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Wicking Beds With Greenhouse Tops

Wicking Beds With Greenhouse Tops

Wicking Beds With Greenhouse Tops – In Permaculture, they teach about zones, and realizing where things should be to make your life easier. In order to make this small space big, we need to utilize every inch of space, and everything has to serve more than 1 purpose. Another principle of Permaculture is stacking functions. These beds will double as firewood shelter. By the back door, for those cold winter days, when you don’t want to go far to get more wood. We will plant in them things that we use a lot of in the summer. Things that are cold hardy for the shoulder seasons, under the cold-frames. I do not think that these will allow for 4 season growing, but one never knows from season to season. They will definitely extend the growing season greatly.

Wicking Beds With Greenhouse Tops – Part of Our Urban Homestead Project

These raised beds are the wicking beds in the “Wicking Beds Piped Together” page. There is a full description of the build of the garden beds there. For the covers, greenhouses, cold-frames, whatever you want to call them. Here is how I constructed them at a very low cost.

Being flexible with the design

Being flexible with the design is key to the low cost build. The original idea was to build all of the back walls with 2 x 6’s. Well, I forgot how low my supply of 2 x 6’s was. So, the first one (in the first picture above) is built from 2 X 6’s. The rest are planks on a plywood backing.

Wicking Beds With Greenhouse Tops

Less thermal mass, sure, but I have pallet wood. I have the piece of MDF or whatever you call this stuff. Chip board, flake board, plywood. It will work. Right now the gardens are open to the elements so, good, better, best. I have plans to paint the wood, and add some dark rocks for heat exchange. So, this is just another step.

Wicking Beds With Greenhouse Tops

Thinking About Positioning

These are going to face South and sit against the house. Therefore, the back (North) wall of the greenhouse is solid. As is the East wall. To catch the afternoon Sun’s heat. Angles are not my strong suite, so I kept the lid angle at a 45 degrees, to keep it easy. Total back wall height is 19″. The front wall ends up about 7″.

Wicking beds with Greenhouse Tops

The West, and South side will get the most Sun, and those sides will get a clear plastic covering. For this side wall, I just framed in a similar shape as the 2 x 6 wall. This is where the 45 degree angle comes in handy. The beds are 12″ across, so that’s the width (or length depending on which piece your talking about) of the bottom piece.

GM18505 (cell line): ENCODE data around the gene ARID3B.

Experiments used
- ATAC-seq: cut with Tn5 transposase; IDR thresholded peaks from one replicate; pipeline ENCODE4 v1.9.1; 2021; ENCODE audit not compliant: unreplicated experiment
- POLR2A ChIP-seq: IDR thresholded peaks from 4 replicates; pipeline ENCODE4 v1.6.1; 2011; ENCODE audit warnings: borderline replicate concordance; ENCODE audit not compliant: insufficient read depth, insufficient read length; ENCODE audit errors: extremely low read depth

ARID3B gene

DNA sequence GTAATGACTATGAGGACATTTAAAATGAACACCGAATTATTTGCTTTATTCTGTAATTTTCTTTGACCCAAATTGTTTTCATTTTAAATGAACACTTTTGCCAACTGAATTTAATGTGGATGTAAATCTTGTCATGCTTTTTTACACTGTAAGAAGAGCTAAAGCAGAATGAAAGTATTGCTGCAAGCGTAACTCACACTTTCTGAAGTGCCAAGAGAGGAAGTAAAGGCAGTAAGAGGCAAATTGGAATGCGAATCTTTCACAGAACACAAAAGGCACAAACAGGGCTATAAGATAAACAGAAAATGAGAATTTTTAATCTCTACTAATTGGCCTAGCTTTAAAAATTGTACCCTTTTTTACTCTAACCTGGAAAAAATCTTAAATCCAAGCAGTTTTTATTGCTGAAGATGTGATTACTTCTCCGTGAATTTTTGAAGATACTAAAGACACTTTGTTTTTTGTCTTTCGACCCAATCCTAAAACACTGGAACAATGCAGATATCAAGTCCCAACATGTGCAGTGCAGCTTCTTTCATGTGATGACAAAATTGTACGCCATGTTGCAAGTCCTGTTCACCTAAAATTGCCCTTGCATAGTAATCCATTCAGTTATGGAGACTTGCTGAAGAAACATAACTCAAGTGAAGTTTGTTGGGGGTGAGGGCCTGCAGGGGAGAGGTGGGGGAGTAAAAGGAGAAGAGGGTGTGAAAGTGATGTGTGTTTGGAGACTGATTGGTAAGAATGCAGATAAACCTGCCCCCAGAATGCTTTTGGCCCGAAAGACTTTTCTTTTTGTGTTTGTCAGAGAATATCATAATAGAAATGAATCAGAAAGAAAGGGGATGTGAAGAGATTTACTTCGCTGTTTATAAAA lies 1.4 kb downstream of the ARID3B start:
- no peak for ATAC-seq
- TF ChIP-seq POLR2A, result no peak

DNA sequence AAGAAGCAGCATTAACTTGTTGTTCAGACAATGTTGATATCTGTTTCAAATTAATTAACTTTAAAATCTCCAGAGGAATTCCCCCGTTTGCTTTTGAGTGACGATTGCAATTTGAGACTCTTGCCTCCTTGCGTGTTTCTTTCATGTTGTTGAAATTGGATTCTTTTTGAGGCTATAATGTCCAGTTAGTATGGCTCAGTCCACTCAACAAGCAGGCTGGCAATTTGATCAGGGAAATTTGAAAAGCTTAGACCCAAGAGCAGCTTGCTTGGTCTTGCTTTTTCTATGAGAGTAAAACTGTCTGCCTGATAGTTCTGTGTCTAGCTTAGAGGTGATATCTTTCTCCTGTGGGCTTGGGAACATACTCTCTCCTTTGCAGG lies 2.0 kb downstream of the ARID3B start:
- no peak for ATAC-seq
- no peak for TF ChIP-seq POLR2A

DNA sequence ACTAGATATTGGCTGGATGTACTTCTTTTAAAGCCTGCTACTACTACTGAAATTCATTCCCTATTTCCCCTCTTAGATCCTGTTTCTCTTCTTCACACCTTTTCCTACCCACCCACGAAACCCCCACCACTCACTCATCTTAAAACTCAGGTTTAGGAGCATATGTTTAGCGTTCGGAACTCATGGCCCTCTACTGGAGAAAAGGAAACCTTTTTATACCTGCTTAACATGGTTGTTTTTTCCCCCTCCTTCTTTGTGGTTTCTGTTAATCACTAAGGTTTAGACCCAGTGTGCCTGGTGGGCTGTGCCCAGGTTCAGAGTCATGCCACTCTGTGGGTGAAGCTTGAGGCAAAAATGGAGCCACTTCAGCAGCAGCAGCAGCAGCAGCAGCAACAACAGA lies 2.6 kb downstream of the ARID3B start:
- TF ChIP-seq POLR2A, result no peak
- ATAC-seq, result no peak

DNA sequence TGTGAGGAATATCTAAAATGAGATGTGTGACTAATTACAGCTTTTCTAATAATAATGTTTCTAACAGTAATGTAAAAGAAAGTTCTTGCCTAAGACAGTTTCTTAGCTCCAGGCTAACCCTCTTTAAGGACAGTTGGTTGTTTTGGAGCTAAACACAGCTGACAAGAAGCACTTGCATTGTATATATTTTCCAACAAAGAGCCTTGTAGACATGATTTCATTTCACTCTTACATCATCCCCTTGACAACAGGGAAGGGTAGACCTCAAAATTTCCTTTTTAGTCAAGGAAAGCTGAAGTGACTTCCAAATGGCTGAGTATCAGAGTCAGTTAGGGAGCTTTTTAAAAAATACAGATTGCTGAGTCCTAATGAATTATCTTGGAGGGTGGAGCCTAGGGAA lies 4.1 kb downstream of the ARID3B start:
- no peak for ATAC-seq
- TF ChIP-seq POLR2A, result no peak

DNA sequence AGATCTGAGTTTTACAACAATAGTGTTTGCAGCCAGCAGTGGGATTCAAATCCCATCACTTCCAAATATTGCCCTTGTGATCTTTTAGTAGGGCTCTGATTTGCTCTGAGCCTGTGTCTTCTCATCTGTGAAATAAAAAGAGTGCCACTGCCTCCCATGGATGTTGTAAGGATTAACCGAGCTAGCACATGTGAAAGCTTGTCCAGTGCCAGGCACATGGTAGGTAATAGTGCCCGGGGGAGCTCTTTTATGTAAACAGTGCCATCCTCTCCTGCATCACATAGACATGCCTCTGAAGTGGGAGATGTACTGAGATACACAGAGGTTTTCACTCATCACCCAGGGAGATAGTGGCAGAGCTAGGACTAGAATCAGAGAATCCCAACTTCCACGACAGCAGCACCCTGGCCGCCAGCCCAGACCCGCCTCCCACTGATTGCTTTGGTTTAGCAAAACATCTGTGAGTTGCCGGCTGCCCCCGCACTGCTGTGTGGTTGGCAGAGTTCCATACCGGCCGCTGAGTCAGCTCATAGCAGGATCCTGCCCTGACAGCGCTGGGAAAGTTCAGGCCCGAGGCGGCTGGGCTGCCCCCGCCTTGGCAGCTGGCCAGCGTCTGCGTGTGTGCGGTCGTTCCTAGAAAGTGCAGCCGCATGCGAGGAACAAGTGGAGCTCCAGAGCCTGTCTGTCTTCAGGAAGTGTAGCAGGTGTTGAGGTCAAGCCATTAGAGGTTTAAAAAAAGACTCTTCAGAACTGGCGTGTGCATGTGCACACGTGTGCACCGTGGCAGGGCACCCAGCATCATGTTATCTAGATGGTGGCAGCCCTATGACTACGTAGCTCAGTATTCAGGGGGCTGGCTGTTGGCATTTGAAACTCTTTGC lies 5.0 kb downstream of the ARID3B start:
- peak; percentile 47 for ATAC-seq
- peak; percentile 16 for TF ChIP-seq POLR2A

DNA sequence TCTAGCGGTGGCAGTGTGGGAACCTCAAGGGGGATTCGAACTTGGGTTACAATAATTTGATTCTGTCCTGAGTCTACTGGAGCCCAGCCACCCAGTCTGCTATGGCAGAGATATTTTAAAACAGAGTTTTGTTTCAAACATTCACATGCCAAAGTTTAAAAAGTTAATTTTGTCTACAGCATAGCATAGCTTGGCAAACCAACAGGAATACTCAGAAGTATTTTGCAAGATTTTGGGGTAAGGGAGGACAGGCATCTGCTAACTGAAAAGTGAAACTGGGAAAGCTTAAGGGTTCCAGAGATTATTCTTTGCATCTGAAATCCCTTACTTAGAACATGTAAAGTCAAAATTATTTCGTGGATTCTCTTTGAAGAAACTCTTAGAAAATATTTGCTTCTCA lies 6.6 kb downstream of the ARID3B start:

The front is a basic connecting piece. Nothing fancy here. I had to use 2 pieces to make the length. Ideally 1 piece would be a nicer finish, but again, I’m flexible with the design.

The hinges are nice, but not 100% necessary, I guess. I have hinges from previous projects, so we’re going to put them on.

There is foam ends designed for this type of roof. But, I couldn’t find any around me. I carved the pattern out of foam for a metal corrugated roof. The plastic ends available for these roofs are not good, in my opinion. Making these foam ends didn’t take too long, so I still recommend the foam. It’s the draft I am trying to stop as much as I can. Keep the warm air in.

Wicking beds with Greenhouse Tops

Wicking Beds With Greenhouse Top Needs A Top

For the lid, it’s a square frame. Pre-drilling the screw holes makes this part much easier. Pallet wood tends to be dry and beat up. Making it prone to cracking. The plastic top will help make this sturdy. The screws holding the plastic were not pre-drilled because they are not deep. There is just a lot of them.

To ensure there is a good seal around the lid, weather stripping was installed. The lids are not air tight, but the limit of cold air coming in is key. Especially to extend the season as long s possible.

Wicking beds with Greenhouse Tops

The corrugated plastic roofing came from a previous project. I have stored it for literally 10 years waiting to use it like this! I cut it to length so water is allowed to run off the roof over the front edge. There will be plants in the ground in front of these beds eventually. Those plants can have that water. These beds will be fed with water from the downspout. Just the final hook up to the downspout, some trim work, and paint to be done in the Spring. Good to go.